Another element, surely, is Bach's vivifying feeling for color and drama in an outright theatrical sense. Not only did Mendelssohn collaborate with a distinguished actor in reviving the St. Matthew Passion a hundred years after its premiere, but in more recent times there have been elaborate staged productions. Some 65 years ago, for instance, the legendary conductor Leopold Stokowski presided over a fully dramatized performance of the work at the old Metropolitan Opera House in New York, with the actress Lillian Gish in the role of Mary Magdalene and with dancers choreography designed for the occasion by George Balanchine. Overall, however, it has been felt that stage action and/or "visual aids" tend to be gratuitous embellishments of this masterwork conceived as a musical offering and wholly empowered by its sounds.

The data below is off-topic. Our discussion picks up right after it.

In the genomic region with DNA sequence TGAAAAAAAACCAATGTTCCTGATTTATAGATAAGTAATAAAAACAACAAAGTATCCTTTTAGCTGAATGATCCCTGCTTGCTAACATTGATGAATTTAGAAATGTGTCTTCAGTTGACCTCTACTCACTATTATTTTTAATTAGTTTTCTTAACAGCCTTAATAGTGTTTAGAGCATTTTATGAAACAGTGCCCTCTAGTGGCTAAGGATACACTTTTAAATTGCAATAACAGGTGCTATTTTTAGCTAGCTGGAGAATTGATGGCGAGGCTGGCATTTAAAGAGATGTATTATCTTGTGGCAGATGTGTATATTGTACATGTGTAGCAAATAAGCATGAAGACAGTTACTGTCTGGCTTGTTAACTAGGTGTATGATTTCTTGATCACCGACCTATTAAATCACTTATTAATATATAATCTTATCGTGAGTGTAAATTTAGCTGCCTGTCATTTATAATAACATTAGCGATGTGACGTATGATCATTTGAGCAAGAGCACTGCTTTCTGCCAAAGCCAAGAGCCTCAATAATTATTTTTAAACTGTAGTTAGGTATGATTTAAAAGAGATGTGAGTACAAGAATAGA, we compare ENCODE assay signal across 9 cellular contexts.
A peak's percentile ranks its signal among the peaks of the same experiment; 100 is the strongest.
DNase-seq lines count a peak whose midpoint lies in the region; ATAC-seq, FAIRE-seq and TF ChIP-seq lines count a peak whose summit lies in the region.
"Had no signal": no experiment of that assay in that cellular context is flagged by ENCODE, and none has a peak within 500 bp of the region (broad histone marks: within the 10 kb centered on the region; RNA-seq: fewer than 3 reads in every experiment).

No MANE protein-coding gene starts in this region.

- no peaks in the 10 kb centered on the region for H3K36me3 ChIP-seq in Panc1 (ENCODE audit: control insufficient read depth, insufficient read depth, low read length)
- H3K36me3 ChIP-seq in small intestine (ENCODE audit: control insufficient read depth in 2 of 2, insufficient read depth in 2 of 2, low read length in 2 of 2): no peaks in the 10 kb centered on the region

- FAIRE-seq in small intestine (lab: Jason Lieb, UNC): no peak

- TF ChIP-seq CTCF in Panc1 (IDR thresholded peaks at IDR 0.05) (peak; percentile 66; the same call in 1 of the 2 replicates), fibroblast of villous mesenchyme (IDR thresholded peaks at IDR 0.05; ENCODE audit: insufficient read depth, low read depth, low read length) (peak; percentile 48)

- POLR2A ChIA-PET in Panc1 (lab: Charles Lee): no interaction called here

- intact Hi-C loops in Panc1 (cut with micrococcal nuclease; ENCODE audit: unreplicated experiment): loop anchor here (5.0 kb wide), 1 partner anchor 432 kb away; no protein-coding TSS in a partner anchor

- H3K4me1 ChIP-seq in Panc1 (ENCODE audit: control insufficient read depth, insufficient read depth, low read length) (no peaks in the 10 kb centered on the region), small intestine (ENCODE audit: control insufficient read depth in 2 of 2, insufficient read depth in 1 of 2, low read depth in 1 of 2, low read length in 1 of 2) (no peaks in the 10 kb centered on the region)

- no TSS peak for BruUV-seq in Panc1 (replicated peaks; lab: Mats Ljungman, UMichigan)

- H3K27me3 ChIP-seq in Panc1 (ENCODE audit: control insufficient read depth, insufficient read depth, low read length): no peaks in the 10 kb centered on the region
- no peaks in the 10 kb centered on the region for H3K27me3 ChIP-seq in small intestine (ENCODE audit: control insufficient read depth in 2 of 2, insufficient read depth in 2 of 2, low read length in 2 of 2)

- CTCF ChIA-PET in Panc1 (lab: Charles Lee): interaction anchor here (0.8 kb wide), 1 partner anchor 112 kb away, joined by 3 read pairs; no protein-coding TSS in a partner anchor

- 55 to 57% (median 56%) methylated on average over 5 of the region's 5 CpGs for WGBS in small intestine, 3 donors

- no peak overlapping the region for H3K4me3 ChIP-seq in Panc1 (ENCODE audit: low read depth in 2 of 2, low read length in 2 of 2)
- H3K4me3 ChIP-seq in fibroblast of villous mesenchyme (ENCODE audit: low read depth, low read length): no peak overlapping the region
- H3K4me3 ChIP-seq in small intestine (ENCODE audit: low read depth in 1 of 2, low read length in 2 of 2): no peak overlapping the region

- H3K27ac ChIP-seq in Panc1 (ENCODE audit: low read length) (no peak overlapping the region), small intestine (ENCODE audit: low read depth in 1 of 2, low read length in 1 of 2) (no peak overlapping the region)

The specific sounds Bach created and assigned, in fact, not only for the individual and choral voices but for their poignant accompaniments, have a great deal to do with the striking projection of the emotional substance. Typical of Bach's imaginativeness in this respect, as the British musicologist Denis Stevens pointed out, was his choice of various forms of oboe:
The vibrant and metallic sound of the oboe da caccia helps to express tragedy and anguish, as when the dark agaony of Gethsemane is portrayed (Nok. 19), which Christ stands condemned before Pilate (Nos. 48 and 49) or hangs upon the cross (Nos. 59 and 60), or finally at the Tomb (No. 65). Bach's use of the oboe d'amore is no less imaginative, especially in the soprano recitate and aria, Nos. 12 and 13 ("Wiewohl mein Herz"; "Ich will dir mein Herze schenken"), where the two veiled-sounding instruments express to perfrection the close ties between Mankind and the Saviour, moving from heartfelt tears to a true commingling of grace and devotion.